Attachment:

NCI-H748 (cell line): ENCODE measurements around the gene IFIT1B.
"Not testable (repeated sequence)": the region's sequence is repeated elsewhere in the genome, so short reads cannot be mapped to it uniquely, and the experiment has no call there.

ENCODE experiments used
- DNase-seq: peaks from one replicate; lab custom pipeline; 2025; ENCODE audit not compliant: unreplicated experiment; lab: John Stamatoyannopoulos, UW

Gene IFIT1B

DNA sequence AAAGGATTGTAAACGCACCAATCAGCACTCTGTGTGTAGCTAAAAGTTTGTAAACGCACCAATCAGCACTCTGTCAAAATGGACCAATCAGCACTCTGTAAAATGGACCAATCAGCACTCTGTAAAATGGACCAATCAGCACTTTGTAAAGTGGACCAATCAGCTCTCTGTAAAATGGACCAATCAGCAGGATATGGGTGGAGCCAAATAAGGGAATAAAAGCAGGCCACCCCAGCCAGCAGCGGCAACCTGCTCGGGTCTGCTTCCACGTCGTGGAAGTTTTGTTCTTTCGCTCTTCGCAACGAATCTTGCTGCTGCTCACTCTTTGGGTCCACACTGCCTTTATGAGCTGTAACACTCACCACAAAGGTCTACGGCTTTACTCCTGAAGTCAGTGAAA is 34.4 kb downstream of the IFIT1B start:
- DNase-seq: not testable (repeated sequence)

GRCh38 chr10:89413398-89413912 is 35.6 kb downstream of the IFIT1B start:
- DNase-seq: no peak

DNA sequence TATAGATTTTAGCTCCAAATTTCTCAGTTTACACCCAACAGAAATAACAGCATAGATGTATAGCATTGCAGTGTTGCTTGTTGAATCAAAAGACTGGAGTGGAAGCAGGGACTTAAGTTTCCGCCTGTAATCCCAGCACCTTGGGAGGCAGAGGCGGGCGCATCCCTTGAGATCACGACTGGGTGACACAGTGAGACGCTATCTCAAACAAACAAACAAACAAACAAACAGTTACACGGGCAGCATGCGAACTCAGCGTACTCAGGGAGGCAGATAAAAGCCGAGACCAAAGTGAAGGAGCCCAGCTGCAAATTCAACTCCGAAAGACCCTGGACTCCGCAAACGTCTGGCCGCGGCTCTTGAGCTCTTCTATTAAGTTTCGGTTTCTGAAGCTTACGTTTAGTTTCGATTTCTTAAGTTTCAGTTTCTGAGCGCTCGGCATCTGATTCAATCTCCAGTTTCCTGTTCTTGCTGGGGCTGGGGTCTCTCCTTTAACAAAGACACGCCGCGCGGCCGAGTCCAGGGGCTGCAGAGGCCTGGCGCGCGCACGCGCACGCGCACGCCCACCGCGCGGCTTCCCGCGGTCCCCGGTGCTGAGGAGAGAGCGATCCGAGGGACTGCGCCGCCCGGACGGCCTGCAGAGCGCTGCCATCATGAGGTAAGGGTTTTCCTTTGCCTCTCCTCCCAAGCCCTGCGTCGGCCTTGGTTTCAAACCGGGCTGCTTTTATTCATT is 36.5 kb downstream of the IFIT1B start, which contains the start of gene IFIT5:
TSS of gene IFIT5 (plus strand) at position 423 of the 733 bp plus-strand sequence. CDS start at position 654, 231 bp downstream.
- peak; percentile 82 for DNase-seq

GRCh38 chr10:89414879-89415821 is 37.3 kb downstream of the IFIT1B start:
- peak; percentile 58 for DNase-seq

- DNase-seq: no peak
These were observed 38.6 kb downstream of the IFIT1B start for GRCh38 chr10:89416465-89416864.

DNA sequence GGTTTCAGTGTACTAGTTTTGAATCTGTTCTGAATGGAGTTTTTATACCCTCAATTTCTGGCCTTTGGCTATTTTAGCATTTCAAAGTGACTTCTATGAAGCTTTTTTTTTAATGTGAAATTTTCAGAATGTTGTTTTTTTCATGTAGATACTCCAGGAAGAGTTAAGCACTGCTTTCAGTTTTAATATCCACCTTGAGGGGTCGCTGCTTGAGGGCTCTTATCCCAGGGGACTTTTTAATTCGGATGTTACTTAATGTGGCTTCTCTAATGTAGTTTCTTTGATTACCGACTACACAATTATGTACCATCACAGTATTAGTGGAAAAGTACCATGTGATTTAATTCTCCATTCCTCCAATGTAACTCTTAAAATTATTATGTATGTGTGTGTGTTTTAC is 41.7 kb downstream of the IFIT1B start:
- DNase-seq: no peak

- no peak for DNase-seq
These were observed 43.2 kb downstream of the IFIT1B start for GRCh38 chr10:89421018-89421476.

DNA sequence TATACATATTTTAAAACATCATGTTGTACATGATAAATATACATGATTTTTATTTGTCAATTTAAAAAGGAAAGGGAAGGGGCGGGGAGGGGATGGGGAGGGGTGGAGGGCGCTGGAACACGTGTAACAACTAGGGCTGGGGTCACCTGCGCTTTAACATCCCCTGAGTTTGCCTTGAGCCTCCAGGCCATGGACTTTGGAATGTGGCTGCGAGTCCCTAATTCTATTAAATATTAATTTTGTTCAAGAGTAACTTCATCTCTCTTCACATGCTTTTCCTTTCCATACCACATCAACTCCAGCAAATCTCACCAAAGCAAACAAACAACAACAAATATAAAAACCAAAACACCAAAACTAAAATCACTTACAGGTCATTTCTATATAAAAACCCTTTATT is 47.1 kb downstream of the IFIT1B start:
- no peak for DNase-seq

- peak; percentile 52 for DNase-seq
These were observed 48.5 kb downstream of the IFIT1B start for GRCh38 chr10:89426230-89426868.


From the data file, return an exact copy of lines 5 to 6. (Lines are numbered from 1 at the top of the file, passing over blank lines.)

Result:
Gene IFIT1B

DNA sequence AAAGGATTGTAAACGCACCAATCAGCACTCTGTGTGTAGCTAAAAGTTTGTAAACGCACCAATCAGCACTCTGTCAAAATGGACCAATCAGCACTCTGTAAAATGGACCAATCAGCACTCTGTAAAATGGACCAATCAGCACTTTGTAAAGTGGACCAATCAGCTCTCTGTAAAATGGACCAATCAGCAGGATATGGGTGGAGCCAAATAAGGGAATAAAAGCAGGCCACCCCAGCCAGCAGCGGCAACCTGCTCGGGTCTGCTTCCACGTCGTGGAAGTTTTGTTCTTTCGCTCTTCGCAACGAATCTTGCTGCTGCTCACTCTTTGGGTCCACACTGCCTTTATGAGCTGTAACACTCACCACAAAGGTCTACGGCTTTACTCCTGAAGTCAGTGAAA is 34.4 kb downstream of the IFIT1B start: